But Edita doesn't give a damn, he believes that he has a completely different, not strangled motzak. Because everything goes to Europe and Asia with less power and not so frisky, but brutal, full-strength motorcycles are already supplied to America. All this is complete nonsense, my opinion. He just wanted to do a trick with customs clearance. In the states, there is a slightly different standard for measuring engine power, where it is removed from the wheel, and not from the drive shaft, as we do. Therefore, there are fewer horses and he took this Kava, being confident that he would overtake the system by twenty horses. Imagine his surprise when he saw that there were 128 horses at the docks instead of the expected 109 horses. In short, the customs officers turned out to be smarter.
Our third one is Snout, but it's been a year since he became Frank, because Snout sounds kolkhoz and he doesn't like it either to us or to him. And the new, progressive Frank is much better. Why Frank? Yes, because in the carrier that went last year there was the main character, the same muzzle as ours, and his name was Frank. That is why Snubbed Frank became.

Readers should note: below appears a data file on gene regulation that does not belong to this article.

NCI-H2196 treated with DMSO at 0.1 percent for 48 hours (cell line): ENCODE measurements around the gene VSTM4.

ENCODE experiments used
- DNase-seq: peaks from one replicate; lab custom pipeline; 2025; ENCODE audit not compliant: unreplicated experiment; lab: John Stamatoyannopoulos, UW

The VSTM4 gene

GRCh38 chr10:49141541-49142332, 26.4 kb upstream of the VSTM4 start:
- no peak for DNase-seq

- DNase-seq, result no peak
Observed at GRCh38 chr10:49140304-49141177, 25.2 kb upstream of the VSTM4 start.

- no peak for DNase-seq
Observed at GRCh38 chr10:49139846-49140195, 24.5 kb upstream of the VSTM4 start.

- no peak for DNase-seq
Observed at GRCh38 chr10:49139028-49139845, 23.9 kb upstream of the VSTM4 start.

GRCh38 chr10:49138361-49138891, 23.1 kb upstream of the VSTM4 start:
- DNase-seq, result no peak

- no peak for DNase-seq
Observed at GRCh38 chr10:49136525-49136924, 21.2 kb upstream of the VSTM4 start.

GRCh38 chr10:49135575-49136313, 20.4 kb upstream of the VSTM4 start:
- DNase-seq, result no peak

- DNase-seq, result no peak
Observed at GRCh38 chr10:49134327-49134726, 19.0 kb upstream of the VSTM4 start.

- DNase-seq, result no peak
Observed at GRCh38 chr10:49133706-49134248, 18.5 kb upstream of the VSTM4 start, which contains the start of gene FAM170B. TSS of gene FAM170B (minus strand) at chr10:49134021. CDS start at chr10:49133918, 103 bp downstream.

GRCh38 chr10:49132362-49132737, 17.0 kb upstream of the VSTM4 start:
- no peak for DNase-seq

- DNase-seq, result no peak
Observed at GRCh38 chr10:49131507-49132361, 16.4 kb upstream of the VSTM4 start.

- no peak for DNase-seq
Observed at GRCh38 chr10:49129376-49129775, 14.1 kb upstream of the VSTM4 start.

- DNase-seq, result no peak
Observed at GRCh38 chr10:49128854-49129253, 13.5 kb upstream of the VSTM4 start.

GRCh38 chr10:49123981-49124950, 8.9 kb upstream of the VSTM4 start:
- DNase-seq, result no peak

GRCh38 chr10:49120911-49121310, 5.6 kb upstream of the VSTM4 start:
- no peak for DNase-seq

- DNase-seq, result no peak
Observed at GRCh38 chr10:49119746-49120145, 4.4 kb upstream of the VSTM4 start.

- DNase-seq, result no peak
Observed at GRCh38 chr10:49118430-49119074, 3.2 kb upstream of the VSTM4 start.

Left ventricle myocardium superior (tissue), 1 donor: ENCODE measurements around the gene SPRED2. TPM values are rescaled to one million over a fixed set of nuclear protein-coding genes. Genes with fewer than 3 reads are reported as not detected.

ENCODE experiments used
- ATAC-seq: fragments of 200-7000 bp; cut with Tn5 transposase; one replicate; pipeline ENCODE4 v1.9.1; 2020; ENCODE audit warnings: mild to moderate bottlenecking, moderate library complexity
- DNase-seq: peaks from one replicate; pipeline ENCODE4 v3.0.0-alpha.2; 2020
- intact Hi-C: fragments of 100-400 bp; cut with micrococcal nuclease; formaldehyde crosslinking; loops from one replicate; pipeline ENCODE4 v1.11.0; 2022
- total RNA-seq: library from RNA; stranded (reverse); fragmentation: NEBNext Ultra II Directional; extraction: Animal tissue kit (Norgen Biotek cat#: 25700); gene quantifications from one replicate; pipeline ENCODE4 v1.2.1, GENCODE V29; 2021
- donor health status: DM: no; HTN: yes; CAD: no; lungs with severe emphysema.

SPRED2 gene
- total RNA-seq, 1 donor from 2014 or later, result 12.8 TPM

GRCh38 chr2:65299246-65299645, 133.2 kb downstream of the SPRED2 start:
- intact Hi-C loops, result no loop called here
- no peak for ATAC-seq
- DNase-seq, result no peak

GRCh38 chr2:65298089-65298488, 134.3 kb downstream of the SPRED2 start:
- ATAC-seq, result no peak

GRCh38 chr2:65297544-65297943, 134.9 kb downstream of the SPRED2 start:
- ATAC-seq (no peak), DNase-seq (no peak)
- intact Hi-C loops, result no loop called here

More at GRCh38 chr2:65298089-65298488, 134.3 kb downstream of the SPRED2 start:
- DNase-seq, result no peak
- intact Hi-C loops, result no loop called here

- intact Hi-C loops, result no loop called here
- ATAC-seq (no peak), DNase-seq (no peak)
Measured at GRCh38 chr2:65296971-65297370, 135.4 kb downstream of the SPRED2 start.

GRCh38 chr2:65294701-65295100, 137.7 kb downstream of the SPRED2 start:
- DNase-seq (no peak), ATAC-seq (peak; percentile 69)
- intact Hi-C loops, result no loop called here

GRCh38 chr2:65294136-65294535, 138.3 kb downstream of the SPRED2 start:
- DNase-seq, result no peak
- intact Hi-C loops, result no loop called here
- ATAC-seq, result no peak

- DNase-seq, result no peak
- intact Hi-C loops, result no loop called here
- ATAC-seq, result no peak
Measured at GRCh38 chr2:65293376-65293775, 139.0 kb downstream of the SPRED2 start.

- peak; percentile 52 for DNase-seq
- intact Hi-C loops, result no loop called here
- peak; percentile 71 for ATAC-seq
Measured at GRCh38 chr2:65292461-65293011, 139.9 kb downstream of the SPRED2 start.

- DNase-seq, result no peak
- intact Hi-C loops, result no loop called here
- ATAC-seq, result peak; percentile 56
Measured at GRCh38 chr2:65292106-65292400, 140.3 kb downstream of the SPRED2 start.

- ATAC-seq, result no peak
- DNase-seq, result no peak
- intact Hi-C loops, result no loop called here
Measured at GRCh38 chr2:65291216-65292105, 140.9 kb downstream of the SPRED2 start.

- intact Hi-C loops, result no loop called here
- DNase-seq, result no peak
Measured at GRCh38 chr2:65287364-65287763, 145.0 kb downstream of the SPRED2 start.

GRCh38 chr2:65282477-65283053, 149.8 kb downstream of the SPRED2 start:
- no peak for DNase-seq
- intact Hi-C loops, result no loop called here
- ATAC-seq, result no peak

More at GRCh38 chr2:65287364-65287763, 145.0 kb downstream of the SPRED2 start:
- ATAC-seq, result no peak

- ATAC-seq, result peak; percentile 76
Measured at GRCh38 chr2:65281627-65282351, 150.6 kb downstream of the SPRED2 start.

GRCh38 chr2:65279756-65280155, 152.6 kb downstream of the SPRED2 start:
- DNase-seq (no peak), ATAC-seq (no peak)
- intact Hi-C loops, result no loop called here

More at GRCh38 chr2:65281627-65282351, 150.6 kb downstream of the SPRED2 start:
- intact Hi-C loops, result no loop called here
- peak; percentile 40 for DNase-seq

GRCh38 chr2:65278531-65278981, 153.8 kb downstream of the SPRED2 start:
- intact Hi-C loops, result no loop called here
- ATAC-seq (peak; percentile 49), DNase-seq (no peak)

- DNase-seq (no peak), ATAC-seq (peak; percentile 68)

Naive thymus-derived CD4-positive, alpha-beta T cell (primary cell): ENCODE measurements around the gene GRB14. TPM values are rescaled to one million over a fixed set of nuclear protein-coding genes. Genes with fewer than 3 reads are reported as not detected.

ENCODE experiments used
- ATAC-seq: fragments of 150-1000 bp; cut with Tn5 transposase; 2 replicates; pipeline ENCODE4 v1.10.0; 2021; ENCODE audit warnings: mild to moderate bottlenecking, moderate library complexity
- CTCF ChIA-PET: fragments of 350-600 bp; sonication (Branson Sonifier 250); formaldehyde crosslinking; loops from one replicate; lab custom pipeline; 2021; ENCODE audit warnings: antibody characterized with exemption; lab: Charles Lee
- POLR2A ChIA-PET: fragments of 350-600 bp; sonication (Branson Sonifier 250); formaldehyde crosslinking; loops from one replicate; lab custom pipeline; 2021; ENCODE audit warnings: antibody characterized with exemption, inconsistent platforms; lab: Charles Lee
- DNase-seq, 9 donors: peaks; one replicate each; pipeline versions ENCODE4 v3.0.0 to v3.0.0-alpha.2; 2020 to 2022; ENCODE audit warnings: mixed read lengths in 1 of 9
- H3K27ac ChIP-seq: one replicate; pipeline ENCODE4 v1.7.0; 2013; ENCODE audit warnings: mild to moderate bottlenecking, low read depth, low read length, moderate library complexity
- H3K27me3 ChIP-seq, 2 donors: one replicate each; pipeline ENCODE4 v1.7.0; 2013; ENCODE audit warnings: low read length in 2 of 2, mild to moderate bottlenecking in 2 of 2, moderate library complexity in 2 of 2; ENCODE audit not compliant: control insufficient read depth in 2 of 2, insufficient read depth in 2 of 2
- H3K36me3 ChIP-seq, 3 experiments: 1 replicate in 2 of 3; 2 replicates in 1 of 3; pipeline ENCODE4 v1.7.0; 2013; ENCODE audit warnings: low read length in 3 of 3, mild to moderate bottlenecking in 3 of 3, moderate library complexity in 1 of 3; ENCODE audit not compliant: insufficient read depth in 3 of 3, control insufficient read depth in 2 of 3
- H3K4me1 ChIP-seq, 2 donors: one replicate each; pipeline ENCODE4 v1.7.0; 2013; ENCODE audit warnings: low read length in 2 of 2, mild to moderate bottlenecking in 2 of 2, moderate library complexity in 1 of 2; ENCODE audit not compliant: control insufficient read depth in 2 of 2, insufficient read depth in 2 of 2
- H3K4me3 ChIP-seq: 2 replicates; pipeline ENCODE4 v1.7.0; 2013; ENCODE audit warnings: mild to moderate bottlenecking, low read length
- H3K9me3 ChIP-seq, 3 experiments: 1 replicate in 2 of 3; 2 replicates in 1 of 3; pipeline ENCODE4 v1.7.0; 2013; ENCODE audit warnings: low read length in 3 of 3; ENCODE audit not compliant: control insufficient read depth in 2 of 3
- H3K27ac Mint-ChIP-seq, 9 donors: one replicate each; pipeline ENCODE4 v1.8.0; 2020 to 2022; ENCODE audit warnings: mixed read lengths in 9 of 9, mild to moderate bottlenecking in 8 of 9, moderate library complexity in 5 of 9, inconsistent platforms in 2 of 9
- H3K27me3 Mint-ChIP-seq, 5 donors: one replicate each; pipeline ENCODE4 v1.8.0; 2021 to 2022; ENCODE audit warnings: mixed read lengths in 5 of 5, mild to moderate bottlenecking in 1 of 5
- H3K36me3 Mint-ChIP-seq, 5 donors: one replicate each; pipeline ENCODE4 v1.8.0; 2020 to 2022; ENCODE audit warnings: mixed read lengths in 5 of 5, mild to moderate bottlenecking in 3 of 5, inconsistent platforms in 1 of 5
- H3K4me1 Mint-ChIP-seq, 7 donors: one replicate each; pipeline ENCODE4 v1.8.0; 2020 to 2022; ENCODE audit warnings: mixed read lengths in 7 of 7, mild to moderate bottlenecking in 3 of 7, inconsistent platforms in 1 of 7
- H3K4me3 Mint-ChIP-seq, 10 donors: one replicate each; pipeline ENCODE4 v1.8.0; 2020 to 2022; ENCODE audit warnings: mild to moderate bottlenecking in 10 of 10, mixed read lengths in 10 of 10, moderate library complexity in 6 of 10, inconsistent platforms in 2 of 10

Here he, this Snubby Frank, had a very insignificant motorcycle, it was written KTM on the side and he didn’t ride a shit. But on the other hand, it was the newest, straight from Byk Land and the most unkempt device of all ours, because Frank's father said this, “we need to take only new equipment!” And took it for his son's admission to college.